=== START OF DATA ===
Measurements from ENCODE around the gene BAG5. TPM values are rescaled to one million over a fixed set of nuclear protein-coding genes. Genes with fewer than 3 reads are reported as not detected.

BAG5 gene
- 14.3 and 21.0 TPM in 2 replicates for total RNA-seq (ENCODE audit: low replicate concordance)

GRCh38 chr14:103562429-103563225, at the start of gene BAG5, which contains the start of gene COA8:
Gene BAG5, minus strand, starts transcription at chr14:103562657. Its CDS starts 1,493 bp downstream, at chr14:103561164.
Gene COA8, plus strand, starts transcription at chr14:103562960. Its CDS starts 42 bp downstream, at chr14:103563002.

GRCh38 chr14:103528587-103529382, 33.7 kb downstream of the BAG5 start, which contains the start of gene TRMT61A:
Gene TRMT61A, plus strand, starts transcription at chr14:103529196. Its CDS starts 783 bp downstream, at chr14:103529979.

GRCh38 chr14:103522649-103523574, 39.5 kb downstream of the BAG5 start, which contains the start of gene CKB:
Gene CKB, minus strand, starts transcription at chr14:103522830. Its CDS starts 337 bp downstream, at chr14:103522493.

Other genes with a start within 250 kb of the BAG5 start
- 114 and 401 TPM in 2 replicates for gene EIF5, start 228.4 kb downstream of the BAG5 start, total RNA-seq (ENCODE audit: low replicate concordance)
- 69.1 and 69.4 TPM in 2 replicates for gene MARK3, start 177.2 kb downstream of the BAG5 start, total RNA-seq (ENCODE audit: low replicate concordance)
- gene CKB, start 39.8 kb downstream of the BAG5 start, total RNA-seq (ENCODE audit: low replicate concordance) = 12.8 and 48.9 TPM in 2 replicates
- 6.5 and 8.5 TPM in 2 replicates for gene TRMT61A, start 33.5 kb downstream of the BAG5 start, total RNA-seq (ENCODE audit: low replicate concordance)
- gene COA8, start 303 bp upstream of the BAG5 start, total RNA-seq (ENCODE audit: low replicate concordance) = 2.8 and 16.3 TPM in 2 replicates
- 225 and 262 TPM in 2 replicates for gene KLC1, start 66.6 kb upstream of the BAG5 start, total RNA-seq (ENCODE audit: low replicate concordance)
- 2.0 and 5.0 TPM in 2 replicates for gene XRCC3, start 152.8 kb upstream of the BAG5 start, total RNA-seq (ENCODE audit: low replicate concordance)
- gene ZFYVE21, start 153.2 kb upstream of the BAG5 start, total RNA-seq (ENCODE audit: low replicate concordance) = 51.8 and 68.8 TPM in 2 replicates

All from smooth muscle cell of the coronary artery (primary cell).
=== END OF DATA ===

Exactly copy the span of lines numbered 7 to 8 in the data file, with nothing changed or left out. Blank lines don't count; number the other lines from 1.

GRCh38 chr14:103528587-103529382, 33.7 kb downstream of the BAG5 start, which contains the start of gene TRMT61A:
Gene TRMT61A, plus strand, starts transcription at chr14:103529196. Its CDS starts 783 bp downstream, at chr14:103529979.